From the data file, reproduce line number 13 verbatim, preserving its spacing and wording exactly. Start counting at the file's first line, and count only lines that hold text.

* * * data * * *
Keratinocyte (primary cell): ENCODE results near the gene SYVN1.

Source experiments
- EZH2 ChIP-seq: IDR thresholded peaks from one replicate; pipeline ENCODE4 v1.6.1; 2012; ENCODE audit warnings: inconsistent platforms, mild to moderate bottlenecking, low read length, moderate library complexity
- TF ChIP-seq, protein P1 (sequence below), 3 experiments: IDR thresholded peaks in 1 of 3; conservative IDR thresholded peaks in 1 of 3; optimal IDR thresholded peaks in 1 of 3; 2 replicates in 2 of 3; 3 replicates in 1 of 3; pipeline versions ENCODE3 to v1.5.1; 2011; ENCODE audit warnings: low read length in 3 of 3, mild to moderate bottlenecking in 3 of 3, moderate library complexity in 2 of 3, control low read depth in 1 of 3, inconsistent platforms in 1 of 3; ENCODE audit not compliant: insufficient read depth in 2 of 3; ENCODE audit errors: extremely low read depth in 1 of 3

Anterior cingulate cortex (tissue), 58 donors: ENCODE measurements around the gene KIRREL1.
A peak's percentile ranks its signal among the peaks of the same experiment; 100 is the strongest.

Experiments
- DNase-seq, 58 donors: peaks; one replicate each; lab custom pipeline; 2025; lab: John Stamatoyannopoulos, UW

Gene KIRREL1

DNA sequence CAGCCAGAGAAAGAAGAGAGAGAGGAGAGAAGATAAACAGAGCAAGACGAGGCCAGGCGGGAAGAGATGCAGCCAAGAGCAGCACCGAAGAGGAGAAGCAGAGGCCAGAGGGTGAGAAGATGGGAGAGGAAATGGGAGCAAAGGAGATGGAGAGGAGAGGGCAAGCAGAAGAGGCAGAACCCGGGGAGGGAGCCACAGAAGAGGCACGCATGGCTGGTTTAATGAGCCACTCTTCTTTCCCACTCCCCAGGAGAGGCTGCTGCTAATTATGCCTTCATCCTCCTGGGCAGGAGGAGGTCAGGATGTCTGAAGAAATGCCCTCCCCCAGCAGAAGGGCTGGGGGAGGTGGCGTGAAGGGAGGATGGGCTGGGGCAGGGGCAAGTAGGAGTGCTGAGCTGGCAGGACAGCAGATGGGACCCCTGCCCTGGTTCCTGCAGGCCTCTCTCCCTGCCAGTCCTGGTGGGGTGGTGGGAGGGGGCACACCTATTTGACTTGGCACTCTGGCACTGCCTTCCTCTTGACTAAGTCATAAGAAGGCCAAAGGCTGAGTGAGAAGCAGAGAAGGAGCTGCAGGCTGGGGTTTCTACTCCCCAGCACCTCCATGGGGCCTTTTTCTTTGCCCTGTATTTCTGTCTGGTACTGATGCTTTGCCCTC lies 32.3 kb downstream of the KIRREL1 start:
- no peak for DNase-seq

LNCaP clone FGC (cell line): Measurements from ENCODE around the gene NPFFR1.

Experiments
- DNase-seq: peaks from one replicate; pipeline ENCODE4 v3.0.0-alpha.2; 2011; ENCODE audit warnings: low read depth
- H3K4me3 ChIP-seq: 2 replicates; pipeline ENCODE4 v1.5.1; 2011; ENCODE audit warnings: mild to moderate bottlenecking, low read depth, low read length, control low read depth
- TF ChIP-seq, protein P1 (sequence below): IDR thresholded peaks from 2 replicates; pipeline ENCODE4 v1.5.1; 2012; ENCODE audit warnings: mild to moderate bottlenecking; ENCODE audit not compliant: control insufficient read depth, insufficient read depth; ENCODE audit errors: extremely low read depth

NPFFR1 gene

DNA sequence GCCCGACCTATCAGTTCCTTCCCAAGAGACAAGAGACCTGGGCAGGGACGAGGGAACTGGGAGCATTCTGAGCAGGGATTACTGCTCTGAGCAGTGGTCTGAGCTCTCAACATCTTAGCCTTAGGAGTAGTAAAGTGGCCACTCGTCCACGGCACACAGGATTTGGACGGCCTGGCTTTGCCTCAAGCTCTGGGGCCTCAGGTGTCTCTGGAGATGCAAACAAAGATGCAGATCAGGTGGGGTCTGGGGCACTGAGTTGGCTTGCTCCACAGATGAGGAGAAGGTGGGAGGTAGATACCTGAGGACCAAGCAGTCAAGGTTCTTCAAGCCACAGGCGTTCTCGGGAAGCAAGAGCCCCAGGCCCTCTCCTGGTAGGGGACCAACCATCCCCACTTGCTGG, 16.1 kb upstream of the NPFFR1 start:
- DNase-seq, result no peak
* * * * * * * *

Experiments